What can be done about identity-h fonts inside an acrobat file? Can they be isolated to change?

In trying to run preflight embedding I discover their are identity-h fonts inside my file, mixed in among the others, and they throw 'no suitable font errors...' and weird extraction errors. How can I isolate them to change them? Or what solution is there to this please?


CHRISTOPHER PATCH


Voted Best Answer

BLOT - If Preflight is throwing that sort of an error - most likely you have yourself a boogered up mess on your hands. What can be used to correct these? I have yet to fine one - other than to just rebuild the file. You could try Refrying it using HighQualityPrint or one of the PDF/X Distiller profiles.

Identity-h fonts generally mean CID encoded horizontal (the 'h') font. What you usually see them listed as 'CID Identity-H' They usually come from TrueType fonts. Now, there has been some discussion if CID fonts are a good thing or bad thing. They are a part of the spec, and generally used for Asian languages. However, a lot of tools use them for TrueType font embedding due to historical lazyness.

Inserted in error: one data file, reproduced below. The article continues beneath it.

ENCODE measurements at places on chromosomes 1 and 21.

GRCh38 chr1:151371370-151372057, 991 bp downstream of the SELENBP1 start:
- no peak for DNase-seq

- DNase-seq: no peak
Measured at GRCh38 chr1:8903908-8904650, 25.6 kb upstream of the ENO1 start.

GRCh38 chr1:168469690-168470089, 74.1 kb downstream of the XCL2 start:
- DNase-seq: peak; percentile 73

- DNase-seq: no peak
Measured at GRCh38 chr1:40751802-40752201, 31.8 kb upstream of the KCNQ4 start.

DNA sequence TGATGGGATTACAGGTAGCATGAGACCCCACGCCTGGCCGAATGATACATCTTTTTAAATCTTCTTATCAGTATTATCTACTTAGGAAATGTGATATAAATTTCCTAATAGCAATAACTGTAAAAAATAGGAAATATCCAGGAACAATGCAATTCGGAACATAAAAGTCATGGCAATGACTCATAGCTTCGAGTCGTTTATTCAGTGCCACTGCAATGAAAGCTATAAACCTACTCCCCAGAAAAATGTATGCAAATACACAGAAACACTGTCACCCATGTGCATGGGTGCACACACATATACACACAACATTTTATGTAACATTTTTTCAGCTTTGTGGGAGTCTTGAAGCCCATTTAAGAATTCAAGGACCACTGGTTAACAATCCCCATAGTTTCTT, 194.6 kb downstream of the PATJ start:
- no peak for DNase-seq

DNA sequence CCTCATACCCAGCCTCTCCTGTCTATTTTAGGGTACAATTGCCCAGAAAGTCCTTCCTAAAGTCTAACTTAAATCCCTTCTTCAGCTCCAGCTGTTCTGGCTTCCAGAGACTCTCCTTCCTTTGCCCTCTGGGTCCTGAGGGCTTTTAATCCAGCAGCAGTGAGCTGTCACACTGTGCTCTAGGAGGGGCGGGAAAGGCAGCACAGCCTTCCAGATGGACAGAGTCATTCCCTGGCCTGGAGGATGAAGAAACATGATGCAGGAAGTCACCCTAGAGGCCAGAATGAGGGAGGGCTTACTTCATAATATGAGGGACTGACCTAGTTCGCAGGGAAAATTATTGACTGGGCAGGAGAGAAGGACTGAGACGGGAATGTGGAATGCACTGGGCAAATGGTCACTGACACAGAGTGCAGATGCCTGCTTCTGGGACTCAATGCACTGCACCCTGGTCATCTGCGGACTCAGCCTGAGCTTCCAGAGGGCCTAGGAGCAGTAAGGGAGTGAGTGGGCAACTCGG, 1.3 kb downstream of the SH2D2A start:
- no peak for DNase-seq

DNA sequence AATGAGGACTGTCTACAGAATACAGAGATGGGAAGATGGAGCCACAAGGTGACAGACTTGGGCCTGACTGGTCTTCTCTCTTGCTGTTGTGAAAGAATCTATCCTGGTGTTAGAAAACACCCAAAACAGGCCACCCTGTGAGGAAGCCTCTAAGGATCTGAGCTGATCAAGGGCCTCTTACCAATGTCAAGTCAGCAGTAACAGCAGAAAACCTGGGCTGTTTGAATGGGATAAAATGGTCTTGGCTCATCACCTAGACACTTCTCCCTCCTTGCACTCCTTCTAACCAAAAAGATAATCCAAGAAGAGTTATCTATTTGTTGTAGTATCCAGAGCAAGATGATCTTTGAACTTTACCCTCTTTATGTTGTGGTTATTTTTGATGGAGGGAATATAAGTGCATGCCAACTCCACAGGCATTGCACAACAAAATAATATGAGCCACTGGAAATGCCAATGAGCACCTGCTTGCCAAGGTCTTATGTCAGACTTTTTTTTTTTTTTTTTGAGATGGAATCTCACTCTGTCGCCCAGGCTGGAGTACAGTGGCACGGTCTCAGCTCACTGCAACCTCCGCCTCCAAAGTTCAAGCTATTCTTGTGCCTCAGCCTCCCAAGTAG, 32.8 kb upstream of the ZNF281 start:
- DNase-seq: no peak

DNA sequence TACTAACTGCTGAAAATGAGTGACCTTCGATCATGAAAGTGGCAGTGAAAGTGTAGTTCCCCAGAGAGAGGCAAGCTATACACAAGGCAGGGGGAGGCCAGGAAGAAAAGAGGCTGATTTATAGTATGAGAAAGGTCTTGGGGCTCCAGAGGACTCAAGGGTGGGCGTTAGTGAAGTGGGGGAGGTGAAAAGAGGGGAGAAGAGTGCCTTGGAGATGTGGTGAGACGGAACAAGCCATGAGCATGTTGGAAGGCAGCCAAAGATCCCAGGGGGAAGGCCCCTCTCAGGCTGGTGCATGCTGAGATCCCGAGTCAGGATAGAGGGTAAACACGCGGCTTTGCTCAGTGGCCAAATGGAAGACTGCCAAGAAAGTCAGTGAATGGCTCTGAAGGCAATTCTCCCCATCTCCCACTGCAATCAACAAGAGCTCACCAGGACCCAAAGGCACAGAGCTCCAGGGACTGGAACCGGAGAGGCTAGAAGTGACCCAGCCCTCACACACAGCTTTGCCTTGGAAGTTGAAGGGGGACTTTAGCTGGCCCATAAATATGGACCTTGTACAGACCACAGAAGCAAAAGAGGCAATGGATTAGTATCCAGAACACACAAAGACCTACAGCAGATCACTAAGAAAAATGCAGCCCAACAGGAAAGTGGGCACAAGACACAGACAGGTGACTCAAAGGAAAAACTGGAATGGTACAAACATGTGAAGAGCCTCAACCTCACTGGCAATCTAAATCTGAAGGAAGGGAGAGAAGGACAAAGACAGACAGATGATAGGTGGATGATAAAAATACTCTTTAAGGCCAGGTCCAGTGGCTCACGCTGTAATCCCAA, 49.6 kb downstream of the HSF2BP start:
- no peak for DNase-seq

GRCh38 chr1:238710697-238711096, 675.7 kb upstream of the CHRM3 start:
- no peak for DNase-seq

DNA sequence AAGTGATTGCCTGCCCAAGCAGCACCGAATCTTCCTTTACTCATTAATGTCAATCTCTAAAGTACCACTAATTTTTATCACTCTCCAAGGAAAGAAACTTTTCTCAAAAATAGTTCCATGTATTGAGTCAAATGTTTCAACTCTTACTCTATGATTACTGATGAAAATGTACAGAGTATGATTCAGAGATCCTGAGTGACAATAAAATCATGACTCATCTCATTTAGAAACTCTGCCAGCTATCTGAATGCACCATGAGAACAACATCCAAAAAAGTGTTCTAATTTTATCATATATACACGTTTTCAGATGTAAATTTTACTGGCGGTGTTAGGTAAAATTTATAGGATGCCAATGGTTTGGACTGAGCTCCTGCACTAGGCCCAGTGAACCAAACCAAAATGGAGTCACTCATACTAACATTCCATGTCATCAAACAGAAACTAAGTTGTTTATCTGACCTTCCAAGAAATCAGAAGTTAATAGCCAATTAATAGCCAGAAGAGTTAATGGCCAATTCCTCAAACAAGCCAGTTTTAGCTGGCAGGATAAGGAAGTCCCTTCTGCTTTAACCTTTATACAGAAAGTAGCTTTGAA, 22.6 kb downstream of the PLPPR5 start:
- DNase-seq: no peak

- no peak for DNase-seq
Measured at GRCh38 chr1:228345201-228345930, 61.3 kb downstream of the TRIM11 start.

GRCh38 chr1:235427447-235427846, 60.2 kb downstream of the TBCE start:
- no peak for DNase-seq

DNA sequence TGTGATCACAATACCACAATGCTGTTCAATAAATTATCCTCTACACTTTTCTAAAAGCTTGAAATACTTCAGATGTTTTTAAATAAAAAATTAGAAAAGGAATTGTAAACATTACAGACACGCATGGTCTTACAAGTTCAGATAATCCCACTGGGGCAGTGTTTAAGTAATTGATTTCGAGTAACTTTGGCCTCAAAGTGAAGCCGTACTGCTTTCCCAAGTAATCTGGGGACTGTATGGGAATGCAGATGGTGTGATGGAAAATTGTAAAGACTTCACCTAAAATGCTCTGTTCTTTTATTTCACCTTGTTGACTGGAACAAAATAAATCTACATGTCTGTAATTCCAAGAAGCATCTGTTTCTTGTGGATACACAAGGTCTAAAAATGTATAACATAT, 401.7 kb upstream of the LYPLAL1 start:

They can be created properly by some tools and end up as a bletcherous mess by others. It ends up being a combination of the tool used to create the PDF and the state of the original font files (were they good or bad to begin with).

In my experience in receiving thousands of PDFs from outside producers (usually office worker types - not professional document designers) is that you can be hit or miss with them.

As such, we have a formal process to flag all PDFs with CID fonts with a WARNING. The PDFs aren't good - they aren't bad. They are something you need more information on before you can make a decision. We then manually walk the suspect PDF through the production workflow to see if it behaves well or not. If good, it's signed off and put in production. If not, it's sen't back to the producer with some instructions on how to do a better job.

In short - this is an area where you need to develop experience in what works and what doesn't. At this point the tools are not robust enough to completely automate the checking.

What tools? Acrobat Preflight - of course. Then pick up PDFlib's FontReporter plugin. For the price you can't beat it (free). Heck, you can't beat it even with PitStop! For nothing else than to see how the encoding table was built (is it 'normal' looking(ANSI, ASCII, ISO Latin-1, Standard, etc.)) or does it look like a mess. What's the actual subset font-name (not just what you see in the font listings), etc.

Hope this helps.

Doug


By Douglas Hanna   


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